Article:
The exaggerated version of truth about violence in Myanmar propagated by religious groups in Pakistan to recruit and fund their own agendas.
Rohingya Muslims who fled the ethnic violence in Myanmar pray after breaking their fast at a temporary shelter in Medan, North Sumatra, Indonesia, Friday, Aug. 3. The international community has raised concerns about human rights abuses against Muslim Rohingyas in Myanmar.
By Taha Siddiqui, Correspondent
posted August 3, 2012 at 11:24 am EDT
The international community has raised concerns about human rights abuses against Muslim Rohingyas in Myanmar. Clashes in June between Rohingyas and their Buddhist neighbors, the Rakhine, left 78 dead, according to the Myanmar government. A new Human Rights Watch report calls the number “grossly underestimated” and charges that security forces failed to protect Rohingyas, and in some cases opened fire on them.
But on the streets of Pakistan, the rhetoric runs much hotter with protesters claiming “thousands” of Rohingyas are being slaughtered in western Myanmar (also known as Burma). Online, meanwhile, a series of doctored and misidentified photographs are circulating widely in Pakistani social media and beyond that purport to show violence against Rohingyas.
Investigations by social media watchdogs, and the respected Pakistani newspaper Express Tribune, have proven that most of these claims are exaggerated or entirely false.
For example, one photo posted on a Facebook page originating from Pakistan show Buddhists dressed in their traditional red robes standing in the middle of two rows of dead bodies. The caption reads: “Bodies of Muslims killed by Buddhists.” In reality, this picture is from an earthquake incident in China in 2010, where Tibetan monks came to help with the rescue efforts.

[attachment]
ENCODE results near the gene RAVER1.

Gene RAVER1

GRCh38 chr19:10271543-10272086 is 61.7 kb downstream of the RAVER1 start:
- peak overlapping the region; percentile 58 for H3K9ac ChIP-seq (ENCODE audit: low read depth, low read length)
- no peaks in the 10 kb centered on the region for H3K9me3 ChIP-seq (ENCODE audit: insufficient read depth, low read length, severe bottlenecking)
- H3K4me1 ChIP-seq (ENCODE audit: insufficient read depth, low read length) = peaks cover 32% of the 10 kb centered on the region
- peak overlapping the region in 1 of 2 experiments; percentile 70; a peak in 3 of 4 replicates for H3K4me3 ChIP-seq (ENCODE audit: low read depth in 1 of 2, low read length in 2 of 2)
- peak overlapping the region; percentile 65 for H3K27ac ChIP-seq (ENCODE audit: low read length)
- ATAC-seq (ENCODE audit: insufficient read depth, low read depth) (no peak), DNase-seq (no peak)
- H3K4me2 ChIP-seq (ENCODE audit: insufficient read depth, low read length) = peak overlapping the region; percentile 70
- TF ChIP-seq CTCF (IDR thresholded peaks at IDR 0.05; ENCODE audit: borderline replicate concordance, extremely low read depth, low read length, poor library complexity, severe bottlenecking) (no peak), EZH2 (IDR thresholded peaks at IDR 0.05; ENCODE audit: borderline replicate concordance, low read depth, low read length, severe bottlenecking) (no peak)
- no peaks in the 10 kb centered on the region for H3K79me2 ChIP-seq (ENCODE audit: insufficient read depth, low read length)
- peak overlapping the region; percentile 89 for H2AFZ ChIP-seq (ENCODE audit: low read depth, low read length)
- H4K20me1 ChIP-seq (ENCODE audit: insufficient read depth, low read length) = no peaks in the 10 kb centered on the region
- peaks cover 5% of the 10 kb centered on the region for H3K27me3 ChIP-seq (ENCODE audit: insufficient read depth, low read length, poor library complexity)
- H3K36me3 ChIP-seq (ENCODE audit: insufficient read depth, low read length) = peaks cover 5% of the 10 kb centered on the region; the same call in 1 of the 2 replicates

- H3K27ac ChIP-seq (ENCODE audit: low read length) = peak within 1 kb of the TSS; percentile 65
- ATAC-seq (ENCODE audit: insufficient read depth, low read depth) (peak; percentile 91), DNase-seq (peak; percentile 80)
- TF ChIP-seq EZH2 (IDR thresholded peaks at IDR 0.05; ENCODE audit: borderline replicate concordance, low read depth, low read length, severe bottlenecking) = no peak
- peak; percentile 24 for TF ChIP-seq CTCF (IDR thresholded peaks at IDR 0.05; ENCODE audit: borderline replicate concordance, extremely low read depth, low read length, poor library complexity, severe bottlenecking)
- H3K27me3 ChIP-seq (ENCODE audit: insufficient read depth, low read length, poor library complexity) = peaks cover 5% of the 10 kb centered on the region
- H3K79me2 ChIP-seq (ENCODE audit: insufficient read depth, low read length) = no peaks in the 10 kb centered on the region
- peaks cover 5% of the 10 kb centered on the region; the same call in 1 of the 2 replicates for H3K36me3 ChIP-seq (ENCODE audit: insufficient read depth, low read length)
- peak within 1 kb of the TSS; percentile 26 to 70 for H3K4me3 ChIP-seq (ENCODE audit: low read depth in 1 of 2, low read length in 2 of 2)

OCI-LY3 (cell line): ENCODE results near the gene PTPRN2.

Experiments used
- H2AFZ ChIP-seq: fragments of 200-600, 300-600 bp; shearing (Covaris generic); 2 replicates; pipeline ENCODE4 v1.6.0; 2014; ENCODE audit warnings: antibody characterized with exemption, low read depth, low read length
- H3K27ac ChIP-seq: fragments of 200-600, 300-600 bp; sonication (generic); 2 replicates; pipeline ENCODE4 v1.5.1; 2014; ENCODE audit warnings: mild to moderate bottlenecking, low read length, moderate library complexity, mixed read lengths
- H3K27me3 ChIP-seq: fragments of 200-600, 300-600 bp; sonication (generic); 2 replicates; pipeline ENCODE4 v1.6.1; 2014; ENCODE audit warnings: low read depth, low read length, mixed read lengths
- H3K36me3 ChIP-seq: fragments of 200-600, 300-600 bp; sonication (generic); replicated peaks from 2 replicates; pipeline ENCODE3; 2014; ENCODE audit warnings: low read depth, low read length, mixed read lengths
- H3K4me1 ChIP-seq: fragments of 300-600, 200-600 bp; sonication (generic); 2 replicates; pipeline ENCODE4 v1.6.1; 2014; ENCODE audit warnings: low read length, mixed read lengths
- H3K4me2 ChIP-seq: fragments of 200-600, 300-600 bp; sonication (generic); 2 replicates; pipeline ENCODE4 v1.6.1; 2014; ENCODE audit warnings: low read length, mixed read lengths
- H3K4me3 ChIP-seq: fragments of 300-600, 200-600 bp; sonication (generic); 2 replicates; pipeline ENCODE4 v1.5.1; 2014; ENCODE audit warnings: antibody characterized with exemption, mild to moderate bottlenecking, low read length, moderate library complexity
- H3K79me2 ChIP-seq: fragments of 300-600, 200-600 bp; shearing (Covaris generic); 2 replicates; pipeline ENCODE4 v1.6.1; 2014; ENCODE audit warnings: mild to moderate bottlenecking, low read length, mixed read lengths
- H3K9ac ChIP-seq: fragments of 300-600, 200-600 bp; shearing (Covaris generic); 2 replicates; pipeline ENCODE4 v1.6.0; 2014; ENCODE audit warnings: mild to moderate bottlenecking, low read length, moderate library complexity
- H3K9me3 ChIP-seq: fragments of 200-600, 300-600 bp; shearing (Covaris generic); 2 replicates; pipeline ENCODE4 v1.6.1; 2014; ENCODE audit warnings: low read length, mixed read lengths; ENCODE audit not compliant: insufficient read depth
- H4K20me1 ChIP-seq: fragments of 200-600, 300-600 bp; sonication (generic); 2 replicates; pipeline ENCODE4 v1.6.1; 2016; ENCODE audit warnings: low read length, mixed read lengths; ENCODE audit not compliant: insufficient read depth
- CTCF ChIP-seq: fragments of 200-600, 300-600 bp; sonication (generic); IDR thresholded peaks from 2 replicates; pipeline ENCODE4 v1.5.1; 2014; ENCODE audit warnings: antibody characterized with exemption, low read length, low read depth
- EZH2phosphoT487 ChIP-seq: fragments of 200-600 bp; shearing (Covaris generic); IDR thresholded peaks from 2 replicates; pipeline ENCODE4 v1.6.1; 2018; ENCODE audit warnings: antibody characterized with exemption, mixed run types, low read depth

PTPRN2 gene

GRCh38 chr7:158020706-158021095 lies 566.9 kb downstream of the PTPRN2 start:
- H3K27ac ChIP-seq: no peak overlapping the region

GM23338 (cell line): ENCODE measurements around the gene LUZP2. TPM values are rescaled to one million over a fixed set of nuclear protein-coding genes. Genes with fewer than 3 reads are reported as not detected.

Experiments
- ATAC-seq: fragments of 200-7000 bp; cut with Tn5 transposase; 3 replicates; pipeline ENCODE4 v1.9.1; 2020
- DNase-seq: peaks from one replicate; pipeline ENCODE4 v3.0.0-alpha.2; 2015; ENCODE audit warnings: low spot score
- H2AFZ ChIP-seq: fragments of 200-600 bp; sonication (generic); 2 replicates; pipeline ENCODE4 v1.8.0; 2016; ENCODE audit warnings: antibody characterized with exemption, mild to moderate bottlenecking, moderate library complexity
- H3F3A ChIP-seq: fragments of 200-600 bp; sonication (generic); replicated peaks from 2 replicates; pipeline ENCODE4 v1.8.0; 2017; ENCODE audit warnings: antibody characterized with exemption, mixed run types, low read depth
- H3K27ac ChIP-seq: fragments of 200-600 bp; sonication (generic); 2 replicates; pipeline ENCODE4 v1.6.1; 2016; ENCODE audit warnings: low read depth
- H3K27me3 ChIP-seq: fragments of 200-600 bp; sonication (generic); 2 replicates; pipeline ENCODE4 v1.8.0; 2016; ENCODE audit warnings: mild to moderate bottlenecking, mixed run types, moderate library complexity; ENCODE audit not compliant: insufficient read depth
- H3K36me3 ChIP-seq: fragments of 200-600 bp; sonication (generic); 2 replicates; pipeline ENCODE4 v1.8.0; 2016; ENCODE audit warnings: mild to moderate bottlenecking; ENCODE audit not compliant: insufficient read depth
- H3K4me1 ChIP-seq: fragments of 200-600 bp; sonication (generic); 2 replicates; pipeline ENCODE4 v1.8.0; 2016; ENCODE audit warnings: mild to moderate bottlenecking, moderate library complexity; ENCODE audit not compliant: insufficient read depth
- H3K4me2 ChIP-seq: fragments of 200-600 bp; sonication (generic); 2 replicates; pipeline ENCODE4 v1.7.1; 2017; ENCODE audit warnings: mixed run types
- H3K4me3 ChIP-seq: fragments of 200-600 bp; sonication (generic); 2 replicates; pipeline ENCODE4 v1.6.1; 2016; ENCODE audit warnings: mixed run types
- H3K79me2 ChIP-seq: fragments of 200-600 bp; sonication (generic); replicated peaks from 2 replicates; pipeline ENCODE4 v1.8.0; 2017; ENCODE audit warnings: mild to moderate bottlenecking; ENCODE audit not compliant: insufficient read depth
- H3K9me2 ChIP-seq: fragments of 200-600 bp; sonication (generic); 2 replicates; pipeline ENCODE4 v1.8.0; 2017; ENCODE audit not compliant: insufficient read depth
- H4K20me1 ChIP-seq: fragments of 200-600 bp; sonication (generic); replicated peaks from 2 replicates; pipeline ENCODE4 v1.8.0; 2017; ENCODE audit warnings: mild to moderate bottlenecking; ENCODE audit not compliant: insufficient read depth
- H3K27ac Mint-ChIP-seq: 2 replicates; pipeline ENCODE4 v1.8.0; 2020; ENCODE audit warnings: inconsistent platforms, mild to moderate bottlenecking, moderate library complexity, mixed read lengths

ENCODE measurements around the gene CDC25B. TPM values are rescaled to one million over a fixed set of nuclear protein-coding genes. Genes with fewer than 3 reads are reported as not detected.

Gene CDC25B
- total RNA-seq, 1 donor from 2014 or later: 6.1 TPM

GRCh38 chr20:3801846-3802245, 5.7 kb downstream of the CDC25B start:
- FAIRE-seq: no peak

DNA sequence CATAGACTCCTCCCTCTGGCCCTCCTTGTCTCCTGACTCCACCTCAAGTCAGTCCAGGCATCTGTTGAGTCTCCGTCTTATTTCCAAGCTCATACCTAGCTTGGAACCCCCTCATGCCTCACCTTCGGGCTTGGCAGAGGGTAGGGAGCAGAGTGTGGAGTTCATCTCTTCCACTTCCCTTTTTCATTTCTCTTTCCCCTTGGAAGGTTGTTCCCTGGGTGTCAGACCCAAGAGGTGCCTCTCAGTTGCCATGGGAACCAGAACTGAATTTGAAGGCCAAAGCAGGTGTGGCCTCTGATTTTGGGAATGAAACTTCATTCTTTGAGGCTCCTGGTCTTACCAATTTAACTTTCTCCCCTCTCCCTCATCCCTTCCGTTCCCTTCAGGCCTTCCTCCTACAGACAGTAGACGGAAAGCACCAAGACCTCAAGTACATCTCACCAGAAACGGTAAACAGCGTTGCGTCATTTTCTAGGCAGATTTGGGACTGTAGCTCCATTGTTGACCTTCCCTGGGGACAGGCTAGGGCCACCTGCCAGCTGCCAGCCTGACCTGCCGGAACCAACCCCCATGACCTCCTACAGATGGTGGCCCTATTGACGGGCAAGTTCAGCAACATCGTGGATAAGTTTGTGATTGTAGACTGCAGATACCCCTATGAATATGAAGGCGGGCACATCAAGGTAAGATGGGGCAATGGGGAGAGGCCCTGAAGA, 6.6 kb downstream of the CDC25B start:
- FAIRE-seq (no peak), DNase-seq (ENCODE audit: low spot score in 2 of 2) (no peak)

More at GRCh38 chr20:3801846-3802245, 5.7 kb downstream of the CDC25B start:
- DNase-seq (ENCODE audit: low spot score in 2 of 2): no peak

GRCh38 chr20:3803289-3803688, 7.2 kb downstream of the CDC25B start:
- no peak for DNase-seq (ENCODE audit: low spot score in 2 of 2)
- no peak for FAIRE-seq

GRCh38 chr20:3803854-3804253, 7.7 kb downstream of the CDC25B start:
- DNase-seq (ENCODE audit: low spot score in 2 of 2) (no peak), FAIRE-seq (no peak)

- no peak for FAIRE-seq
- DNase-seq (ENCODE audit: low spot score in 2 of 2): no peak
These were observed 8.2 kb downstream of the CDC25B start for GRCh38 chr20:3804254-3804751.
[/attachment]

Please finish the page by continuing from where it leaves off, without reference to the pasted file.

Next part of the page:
Islamist groups are exploiting the whipped up sentiments in Pakistan to raise money, ostensibly for the Rohingyas, at a time when political parties are also building up campaign coffers in anticipation of upcoming national elections. One militant Islamist group, the Tehreek-e-Taliban Pakistan, even threatened the Myanmar government, saying it will avenge the blood of Muslims being killed in Myanmar.
Shahzad Ahmad, the Pakistan country director for the global online activism group called Bytes for All, says stories of Muslim victimization around the world are exaggerated in Pakistan by Islamist groups on the Internet.
“They use such campaigns not only to fund themselves but also to gain more political ground and recruit people for their cause. Our research shows that there are many fake photographs being used to propagate [stories of] atrocities against Muslims on many of the Facebook pages which originate from Pakistan,” says Mr. Ahmad.
Hundreds of pages in support of the Rohingya have appeared on the Internet over the past few months, he says.
“While there is no denying there are human rights violations in Myanmar against Muslims, such exaggerated online campaigns may attract those who want to promote terror and collaborate with extremist groups which operate openly in Pakistan,” adds Ahmad.
Among the groups involved in stirring the activism are Jamat-ud-Dawa, Jamat-e-Islami and Jamiat-e-Ulema Islam, three Islamist groups which hold significant street power in the country.